2.I would say that this has changed over the years and especially the more I realize that my body is the body God has given me. When I was a teenager I would say my biggest insecurity was that I did not feel I was muscular enough. It was this feeling that “if I was not muscular enough then I was not going to fit in”, because society told us you had to look a certain way to fit in.
3. I think as I aged that became less and less until I was in the real world I realized it was not body image yet more about who you are as a person in the world, and insecurities are just a part of life.
My Curly Hair Friend.
My Curly Hair Friend is one of those people who are so effortless, no matter how long you spend apart there is always something to laugh about or good times to be had. I can’t wait to connect more over the coming years and chuckle many more times.
1. I'm pretty insecure about how skinny I am. It's really difficult to do anything about because of my metabolism. But like I'm always called "string beans" or other stuff like that. I just wanted to be a little bigger so I wouldn't look so awkward all the time.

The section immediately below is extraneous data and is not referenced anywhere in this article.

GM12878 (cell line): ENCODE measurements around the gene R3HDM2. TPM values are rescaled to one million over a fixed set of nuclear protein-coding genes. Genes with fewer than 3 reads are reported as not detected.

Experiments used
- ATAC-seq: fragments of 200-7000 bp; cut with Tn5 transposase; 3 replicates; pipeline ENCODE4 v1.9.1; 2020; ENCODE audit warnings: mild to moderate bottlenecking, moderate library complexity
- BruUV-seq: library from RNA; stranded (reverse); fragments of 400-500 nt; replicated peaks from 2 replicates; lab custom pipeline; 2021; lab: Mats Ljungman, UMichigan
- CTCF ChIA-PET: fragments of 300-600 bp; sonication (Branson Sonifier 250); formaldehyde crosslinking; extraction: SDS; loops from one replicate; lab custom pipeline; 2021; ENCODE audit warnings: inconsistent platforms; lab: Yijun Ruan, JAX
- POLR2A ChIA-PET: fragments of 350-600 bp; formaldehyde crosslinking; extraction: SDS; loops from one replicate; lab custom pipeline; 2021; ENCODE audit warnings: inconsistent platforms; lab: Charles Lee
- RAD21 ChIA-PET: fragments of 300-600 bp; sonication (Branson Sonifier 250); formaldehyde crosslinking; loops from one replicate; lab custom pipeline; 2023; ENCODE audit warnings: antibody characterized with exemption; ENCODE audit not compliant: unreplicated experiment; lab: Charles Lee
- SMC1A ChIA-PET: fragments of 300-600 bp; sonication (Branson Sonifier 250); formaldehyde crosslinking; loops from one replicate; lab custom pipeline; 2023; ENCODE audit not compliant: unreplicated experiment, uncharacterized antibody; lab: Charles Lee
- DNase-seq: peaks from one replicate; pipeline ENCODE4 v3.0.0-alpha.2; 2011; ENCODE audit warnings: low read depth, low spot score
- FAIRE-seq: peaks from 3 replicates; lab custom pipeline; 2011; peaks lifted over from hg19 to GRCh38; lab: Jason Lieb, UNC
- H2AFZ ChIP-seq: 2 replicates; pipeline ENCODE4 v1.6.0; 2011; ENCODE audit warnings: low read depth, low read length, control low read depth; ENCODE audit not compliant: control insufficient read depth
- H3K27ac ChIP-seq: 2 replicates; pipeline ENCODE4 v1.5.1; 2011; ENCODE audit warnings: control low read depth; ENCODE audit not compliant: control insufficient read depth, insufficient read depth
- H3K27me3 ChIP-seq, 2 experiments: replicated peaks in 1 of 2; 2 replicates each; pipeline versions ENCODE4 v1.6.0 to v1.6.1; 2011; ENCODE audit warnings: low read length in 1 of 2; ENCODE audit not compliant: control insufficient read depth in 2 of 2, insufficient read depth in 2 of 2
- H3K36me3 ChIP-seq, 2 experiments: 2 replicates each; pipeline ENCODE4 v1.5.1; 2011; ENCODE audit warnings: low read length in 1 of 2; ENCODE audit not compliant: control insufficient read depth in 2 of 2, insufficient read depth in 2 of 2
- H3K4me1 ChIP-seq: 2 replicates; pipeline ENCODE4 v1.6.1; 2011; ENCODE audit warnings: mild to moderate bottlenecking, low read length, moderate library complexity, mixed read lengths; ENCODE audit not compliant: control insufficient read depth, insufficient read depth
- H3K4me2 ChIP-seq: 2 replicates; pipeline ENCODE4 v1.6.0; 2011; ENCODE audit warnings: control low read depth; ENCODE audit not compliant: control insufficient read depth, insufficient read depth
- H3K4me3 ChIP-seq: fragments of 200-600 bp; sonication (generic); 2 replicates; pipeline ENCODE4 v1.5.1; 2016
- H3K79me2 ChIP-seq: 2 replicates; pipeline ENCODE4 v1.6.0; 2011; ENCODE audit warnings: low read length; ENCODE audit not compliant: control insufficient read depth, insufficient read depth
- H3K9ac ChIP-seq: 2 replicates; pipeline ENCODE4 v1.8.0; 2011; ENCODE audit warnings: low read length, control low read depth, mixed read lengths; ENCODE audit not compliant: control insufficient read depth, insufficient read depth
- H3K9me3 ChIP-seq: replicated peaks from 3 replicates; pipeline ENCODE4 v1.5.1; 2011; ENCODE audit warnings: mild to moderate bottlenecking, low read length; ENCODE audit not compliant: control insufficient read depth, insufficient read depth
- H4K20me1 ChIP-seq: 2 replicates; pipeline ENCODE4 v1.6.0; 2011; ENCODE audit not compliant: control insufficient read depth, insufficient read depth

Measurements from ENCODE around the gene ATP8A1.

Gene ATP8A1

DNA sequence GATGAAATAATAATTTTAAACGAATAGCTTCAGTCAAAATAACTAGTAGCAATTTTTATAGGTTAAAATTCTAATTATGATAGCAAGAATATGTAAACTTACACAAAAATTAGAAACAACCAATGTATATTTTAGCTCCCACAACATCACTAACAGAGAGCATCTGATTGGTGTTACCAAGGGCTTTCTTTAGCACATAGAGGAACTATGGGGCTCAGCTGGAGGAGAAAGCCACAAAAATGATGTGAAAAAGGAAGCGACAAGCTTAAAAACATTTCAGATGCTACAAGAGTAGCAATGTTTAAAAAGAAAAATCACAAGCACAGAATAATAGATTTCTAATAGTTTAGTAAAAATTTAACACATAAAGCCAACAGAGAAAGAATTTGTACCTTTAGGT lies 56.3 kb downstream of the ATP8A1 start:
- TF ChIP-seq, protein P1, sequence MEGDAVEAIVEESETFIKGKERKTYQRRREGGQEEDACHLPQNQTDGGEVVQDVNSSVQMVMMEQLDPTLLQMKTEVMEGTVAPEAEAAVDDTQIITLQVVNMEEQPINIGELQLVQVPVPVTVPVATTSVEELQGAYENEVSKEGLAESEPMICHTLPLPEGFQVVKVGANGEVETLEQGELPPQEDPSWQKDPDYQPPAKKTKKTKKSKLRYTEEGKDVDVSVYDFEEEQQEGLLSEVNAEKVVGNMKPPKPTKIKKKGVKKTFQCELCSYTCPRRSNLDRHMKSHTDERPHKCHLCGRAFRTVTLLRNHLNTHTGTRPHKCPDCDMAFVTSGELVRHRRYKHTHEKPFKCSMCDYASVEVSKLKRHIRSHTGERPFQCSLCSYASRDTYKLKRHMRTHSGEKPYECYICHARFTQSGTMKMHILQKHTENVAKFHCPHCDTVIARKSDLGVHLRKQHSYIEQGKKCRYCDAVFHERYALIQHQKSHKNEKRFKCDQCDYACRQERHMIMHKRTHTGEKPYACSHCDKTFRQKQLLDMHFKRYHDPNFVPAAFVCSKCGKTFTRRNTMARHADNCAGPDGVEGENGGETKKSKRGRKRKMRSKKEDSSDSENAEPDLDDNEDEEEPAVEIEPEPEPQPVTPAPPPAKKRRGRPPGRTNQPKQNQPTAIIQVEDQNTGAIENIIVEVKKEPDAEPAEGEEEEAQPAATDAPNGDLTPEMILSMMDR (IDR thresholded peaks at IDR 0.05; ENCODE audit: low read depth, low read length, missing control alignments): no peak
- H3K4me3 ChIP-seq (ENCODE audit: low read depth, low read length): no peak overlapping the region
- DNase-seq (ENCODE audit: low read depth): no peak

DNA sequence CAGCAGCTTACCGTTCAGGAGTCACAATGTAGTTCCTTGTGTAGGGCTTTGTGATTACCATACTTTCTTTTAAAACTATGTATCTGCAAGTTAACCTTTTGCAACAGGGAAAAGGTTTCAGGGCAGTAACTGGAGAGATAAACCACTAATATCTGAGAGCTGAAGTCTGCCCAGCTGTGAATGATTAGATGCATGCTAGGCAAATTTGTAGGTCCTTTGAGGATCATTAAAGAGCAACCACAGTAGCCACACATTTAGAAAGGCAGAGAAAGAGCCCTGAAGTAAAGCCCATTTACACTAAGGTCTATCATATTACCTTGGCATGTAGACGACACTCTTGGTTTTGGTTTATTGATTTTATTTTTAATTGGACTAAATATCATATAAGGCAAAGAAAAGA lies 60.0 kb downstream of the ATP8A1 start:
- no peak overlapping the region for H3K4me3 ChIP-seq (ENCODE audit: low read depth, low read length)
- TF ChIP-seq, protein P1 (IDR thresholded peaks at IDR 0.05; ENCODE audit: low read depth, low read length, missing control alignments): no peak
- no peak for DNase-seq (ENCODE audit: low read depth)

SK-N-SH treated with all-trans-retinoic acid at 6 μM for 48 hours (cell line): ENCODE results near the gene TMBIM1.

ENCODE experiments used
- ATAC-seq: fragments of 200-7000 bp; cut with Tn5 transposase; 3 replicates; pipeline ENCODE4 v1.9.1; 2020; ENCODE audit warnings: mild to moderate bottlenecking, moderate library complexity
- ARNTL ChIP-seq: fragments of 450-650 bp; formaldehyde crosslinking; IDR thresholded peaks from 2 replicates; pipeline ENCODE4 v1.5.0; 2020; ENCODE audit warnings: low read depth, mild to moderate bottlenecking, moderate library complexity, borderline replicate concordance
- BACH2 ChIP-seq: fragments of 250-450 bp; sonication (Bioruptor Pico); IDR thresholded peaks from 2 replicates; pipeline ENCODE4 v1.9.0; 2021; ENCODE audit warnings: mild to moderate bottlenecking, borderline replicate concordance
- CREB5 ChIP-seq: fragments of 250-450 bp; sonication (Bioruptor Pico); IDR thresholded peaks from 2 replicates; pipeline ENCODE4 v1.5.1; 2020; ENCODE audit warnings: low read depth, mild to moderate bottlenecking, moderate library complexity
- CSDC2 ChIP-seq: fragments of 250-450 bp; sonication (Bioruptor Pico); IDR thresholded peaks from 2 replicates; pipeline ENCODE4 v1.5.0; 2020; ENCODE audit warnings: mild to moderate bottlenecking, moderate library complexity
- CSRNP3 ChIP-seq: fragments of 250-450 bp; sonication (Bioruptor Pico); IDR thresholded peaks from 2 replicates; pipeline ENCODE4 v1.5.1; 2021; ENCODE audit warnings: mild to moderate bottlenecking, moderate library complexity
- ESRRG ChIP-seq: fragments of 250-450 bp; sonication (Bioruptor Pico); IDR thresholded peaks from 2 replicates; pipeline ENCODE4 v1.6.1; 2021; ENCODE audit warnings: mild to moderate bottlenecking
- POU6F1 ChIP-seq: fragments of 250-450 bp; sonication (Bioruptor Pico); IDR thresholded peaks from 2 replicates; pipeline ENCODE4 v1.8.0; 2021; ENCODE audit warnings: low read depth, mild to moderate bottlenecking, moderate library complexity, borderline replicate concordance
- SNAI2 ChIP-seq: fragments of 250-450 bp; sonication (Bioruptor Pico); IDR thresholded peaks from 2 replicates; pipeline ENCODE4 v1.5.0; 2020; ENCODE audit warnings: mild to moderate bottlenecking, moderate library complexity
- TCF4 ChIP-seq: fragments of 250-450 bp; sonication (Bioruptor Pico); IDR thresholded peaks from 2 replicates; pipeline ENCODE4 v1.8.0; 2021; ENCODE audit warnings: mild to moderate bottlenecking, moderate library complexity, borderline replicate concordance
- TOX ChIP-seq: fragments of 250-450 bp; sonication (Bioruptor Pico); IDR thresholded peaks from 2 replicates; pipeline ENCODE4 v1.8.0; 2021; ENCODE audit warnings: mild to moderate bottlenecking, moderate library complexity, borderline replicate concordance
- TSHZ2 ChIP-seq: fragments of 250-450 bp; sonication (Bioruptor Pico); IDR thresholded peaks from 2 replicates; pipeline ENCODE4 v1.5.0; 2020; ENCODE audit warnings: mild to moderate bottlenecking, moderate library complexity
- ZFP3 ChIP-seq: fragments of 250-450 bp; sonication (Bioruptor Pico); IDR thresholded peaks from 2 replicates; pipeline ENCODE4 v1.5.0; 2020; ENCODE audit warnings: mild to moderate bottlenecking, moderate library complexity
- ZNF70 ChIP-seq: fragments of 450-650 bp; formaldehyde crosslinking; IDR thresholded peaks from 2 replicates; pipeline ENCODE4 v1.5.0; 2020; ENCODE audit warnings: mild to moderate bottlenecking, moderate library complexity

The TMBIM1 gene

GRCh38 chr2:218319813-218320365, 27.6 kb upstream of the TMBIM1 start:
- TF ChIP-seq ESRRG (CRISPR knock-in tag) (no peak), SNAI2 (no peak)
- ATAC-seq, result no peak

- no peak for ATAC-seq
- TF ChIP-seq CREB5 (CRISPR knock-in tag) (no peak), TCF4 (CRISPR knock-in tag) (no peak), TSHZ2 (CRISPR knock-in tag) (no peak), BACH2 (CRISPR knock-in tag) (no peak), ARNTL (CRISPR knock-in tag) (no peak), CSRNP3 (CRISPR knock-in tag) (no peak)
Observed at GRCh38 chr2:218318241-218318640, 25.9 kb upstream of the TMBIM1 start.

2.I think I first started to become self conscious about it my freshman year in high school. It was kind of a weird culture shock, going from middle school to high school where popularity is "more important".
3. I can talk about my insecurities with some people but the more I think about it the more I realize that I confide in people who have the same problem
My Turtle Friend.
I’ve known my Turtle Friend for most of my entire life, and he’s one of the people I respect the most. Of all the time I’ve known him, I can’t recall a time where we talked about body related insecurities. We’ve talked about personality insecurities and life insecurities, but never body.